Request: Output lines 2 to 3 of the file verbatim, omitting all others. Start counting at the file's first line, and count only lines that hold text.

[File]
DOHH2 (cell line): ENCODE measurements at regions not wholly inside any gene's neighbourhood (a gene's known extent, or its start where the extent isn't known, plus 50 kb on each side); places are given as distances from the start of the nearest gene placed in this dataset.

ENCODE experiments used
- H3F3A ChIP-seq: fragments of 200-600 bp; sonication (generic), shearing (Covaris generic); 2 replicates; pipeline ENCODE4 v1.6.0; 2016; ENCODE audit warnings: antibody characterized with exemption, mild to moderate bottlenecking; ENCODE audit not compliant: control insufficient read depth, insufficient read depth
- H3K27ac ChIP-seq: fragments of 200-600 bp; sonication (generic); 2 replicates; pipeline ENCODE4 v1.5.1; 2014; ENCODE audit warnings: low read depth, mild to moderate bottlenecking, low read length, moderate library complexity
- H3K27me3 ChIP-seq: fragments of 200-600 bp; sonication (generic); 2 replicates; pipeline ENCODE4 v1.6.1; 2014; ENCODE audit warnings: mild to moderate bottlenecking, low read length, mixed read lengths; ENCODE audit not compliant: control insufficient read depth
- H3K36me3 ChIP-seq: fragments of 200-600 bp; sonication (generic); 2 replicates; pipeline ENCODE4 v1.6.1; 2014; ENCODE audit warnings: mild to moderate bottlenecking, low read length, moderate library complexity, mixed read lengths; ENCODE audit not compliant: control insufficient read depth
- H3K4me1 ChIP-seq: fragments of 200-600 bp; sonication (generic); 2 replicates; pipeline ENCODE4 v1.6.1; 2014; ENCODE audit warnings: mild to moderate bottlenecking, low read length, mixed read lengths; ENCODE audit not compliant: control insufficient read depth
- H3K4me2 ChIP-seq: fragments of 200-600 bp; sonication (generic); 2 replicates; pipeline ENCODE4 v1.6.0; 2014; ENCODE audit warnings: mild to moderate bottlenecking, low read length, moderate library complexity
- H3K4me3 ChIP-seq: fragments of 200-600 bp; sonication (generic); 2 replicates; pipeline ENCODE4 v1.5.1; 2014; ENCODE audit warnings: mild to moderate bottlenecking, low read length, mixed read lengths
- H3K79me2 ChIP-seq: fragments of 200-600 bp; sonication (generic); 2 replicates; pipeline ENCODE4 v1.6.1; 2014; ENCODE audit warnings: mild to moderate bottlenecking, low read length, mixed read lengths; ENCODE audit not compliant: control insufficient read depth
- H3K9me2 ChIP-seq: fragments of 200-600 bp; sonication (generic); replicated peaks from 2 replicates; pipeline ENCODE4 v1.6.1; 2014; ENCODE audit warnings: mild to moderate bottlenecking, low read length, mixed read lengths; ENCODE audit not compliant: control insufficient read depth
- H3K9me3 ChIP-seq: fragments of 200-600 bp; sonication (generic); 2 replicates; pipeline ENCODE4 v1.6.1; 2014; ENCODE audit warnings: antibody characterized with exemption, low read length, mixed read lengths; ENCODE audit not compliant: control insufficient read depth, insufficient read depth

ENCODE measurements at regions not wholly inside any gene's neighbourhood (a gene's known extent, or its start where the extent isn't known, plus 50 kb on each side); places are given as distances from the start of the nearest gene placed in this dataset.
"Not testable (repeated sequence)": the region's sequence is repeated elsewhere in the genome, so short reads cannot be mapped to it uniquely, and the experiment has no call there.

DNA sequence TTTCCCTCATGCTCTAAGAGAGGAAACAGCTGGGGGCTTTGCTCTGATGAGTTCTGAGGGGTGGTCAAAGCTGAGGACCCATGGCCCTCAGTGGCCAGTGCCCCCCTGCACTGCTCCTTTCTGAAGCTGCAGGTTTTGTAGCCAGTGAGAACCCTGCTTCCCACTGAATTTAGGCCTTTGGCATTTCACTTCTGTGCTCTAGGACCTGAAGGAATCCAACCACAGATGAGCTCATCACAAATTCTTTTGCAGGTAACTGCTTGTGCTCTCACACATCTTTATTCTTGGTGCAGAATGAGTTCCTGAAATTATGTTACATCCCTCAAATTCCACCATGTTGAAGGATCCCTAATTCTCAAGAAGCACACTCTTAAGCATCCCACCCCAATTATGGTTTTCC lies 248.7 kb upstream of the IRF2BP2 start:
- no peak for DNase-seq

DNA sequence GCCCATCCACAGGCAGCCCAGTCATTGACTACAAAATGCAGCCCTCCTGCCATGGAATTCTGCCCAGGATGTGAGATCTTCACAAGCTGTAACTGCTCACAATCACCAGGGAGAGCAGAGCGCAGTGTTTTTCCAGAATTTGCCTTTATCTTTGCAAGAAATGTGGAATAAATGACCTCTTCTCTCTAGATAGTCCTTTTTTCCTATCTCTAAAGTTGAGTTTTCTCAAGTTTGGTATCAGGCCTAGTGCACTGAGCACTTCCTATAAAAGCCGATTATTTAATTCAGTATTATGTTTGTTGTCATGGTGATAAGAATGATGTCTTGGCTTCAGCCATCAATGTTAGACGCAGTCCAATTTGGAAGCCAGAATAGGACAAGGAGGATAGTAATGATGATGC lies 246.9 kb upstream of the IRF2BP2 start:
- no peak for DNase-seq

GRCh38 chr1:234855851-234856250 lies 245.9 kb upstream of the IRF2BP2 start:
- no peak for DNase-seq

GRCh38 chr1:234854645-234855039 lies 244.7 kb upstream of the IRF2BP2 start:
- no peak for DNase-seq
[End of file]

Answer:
ENCODE experiments used
- H3F3A ChIP-seq: fragments of 200-600 bp; sonication (generic), shearing (Covaris generic); 2 replicates; pipeline ENCODE4 v1.6.0; 2016; ENCODE audit warnings: antibody characterized with exemption, mild to moderate bottlenecking; ENCODE audit not compliant: control insufficient read depth, insufficient read depth